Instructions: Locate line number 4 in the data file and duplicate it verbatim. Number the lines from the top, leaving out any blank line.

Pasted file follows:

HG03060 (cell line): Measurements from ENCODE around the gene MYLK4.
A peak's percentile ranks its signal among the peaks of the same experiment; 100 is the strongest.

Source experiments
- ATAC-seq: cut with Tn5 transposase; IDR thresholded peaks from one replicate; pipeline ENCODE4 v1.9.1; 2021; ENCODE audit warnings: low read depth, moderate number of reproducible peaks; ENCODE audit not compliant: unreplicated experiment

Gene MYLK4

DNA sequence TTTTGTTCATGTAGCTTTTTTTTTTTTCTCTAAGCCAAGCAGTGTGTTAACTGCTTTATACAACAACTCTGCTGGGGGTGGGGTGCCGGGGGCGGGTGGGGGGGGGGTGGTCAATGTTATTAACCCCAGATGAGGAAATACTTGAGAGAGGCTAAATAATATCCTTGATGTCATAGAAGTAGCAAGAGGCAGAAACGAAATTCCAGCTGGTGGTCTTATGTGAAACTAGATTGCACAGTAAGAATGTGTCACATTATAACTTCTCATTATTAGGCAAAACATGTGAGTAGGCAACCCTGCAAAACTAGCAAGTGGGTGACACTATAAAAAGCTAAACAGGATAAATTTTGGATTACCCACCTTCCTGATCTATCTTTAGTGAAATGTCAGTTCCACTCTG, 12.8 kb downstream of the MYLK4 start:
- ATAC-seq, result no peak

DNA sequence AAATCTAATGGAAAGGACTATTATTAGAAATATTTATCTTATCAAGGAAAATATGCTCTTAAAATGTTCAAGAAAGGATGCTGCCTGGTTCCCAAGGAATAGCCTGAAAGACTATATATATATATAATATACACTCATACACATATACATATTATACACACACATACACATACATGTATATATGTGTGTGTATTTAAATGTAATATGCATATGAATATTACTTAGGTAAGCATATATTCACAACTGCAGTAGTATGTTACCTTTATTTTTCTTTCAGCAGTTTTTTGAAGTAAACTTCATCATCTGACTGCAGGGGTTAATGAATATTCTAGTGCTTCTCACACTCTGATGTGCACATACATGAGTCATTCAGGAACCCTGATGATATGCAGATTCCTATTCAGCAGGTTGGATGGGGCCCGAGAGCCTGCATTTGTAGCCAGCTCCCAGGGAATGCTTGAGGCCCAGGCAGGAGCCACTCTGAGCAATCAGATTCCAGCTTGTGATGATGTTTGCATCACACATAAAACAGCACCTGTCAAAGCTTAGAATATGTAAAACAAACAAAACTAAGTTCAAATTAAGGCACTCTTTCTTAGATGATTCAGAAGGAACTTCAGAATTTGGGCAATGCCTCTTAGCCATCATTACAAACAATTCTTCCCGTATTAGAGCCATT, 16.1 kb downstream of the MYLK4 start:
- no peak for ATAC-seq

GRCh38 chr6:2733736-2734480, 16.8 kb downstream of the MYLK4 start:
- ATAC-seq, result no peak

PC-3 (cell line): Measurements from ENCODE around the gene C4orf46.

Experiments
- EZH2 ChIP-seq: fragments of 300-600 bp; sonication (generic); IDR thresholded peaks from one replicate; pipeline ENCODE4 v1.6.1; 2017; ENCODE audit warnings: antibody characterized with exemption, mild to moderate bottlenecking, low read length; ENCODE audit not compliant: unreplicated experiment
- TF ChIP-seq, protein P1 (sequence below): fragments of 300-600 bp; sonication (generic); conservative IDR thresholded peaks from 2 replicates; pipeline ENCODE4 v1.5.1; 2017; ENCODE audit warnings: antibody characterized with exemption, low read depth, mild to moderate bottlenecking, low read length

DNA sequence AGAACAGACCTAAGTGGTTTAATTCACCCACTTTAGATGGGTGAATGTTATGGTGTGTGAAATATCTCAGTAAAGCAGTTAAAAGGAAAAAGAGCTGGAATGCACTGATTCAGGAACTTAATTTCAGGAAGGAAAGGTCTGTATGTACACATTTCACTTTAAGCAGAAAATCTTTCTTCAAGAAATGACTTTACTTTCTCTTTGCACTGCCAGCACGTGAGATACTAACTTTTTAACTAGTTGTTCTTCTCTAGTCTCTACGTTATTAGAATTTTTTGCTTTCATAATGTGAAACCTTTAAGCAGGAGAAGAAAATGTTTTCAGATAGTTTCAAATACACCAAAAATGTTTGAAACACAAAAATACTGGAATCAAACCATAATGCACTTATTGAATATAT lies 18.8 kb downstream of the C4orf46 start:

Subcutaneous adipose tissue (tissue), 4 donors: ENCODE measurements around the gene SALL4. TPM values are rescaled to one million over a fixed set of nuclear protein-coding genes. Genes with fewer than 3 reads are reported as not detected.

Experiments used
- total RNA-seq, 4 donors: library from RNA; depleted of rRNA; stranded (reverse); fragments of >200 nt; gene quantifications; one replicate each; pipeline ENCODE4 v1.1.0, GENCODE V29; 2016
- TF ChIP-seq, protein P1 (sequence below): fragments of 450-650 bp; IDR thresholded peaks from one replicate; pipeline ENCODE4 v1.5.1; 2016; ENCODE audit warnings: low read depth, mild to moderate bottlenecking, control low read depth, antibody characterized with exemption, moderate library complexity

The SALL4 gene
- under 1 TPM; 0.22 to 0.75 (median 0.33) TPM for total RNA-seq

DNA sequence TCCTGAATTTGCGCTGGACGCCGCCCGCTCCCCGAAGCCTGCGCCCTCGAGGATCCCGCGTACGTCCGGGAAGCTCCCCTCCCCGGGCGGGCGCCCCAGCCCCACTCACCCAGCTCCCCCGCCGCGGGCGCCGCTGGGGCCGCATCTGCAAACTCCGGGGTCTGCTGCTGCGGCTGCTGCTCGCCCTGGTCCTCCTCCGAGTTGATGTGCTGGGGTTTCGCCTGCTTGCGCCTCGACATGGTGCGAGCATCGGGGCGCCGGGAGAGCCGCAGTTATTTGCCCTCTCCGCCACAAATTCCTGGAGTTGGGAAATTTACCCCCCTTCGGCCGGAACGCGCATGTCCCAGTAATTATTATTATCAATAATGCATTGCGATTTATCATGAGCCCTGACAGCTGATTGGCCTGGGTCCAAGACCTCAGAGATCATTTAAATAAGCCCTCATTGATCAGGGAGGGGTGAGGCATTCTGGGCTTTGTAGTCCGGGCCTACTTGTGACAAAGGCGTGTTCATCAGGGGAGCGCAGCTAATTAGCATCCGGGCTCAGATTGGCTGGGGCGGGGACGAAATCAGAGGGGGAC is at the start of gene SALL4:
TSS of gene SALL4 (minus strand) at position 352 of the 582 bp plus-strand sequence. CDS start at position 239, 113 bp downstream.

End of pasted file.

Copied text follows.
- ATAC-seq: cut with Tn5 transposase; IDR thresholded peaks from one replicate; pipeline ENCODE4 v1.9.1; 2021; ENCODE audit warnings: low read depth, moderate number of reproducible peaks; ENCODE audit not compliant: unreplicated experiment